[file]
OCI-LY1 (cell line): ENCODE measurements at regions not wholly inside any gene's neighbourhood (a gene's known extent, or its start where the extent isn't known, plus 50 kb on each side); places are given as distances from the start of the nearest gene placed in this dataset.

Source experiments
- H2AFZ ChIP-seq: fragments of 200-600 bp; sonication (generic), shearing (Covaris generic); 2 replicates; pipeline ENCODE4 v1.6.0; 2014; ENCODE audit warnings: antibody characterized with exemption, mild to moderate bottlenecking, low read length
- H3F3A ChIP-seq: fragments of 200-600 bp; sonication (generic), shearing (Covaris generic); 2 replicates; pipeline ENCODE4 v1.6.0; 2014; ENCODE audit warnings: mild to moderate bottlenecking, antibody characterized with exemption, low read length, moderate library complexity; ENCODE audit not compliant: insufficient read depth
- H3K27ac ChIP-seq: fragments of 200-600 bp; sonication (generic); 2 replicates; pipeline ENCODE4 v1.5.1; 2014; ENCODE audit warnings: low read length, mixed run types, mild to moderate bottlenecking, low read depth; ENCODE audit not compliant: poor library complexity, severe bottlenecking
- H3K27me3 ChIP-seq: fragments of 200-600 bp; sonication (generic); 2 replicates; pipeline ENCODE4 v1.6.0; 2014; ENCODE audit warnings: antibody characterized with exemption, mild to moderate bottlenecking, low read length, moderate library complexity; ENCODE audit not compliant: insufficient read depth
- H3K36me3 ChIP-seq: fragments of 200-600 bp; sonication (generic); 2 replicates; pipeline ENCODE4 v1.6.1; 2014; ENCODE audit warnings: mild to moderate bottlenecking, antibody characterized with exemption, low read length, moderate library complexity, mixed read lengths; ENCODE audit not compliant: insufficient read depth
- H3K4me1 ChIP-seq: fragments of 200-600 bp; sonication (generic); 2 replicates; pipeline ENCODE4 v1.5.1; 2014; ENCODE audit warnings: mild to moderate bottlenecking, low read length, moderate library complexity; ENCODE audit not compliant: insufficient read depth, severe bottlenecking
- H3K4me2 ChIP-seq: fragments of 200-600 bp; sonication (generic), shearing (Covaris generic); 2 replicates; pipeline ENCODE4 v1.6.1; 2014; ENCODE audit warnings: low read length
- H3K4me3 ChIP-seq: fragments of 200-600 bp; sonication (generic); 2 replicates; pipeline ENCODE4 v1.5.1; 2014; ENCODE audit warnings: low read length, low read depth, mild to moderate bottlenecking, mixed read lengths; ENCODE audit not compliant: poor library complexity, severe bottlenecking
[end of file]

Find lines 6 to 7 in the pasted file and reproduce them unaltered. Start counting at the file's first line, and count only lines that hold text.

- H3K27me3 ChIP-seq: fragments of 200-600 bp; sonication (generic); 2 replicates; pipeline ENCODE4 v1.6.0; 2014; ENCODE audit warnings: antibody characterized with exemption, mild to moderate bottlenecking, low read length, moderate library complexity; ENCODE audit not compliant: insufficient read depth
- H3K36me3 ChIP-seq: fragments of 200-600 bp; sonication (generic); 2 replicates; pipeline ENCODE4 v1.6.1; 2014; ENCODE audit warnings: mild to moderate bottlenecking, antibody characterized with exemption, low read length, moderate library complexity, mixed read lengths; ENCODE audit not compliant: insufficient read depth